Part 2: What shapes our annual plan

Annual plan 2021/22.

Our strategic intentions provide the context for our work

The Auditor-General's strategic intentions to 2025 is our long-term strategic planning document. It sets out the outcomes and impacts we are working towards. It also provides the strategic context for our Annual plan 2021/22.

Our vision is of a high-performing and an accountable public sector. The ultimate outcome we seek is that Parliament and the public have trust and confidence in the public sector, as shown in our performance framework below.

Our performance framework.

Our medium-term strategy for 2018-2021 describes how we will build our core functions and what we will do differently to achieve our outcomes and impacts. These intentions provide the context for the work described in our annual plan.

Risks to achieving the work in our annual plan

We recognise that there are risks to achieving our work, including that:

  • we do not have sufficient capacity or capability to do all the work;
  • some unforeseen event disrupts or delays our work;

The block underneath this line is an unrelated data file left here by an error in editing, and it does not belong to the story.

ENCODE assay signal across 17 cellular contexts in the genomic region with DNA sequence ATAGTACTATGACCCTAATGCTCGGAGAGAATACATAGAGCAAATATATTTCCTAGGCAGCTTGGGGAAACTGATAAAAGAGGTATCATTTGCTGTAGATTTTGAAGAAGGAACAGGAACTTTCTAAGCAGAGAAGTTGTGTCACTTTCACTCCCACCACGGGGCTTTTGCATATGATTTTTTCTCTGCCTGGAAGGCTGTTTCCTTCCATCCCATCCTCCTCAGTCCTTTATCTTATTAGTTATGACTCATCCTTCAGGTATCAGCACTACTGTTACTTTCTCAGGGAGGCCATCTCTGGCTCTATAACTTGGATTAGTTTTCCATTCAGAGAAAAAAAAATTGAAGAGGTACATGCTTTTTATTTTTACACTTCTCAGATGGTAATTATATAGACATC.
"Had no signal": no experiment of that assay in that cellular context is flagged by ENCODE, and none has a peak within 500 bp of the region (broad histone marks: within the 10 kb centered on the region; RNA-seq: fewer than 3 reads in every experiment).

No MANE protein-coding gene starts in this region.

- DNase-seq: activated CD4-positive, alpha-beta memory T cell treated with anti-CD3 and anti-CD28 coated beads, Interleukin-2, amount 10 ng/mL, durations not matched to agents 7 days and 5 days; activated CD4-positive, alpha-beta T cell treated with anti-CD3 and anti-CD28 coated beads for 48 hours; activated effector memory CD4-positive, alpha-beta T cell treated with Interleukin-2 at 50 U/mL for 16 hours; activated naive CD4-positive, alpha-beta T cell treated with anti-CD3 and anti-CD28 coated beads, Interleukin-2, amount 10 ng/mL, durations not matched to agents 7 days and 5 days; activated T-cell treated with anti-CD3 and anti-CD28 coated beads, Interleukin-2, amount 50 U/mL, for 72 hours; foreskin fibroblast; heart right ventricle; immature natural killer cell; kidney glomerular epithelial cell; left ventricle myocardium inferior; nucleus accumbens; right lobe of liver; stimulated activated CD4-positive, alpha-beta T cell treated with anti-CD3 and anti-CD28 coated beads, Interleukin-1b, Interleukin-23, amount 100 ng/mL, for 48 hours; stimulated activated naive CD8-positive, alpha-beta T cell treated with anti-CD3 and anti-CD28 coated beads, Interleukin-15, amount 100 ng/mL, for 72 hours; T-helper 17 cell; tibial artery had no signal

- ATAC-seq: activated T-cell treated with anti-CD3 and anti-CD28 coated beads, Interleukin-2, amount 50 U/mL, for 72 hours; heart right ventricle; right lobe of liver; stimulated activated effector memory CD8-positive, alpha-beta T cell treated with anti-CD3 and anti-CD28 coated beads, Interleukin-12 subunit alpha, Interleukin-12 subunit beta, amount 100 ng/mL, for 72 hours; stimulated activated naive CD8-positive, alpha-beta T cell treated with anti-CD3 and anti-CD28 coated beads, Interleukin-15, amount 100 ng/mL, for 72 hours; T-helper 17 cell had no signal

• we do not achieve the right balance in quality, timeliness, and cost of our work; and
  • we do not achieve the impacts we are aiming for.

Our planning helps to mitigate these risks and regular reviews let us respond and adjust if new priorities arise. Our business continuity planning minimises the chance that unforeseen events will disrupt our work.

Many sources inform our decisions about what work to include

We carefully consider what work to include in our annual plan. We draw on a range of information sources to help identify and prioritise the work we include.

As the auditor of every public organisation in New Zealand, we have an ongoing role with every public organisation. This allows us to consider performance and accountability matters for the whole public sector. We regularly assess the issues, risks, and opportunities we see throughout the public sector. Our assessment is informed by the information our auditors and sector managers continually gather, our ongoing monitoring of risks, and our independent analysis of public sector performance and issues.

We also draw on our previous work and knowledge – reports we have published (including inquiries, research reports, and the results of recent audits) and information from our follow-up reports on how public organisations have implemented our recommendations.

Our central and local government advisory groups help us better understand the common themes and issues in their respective sectors. Our discussions with select committees and members of Parliament are also important sources of information.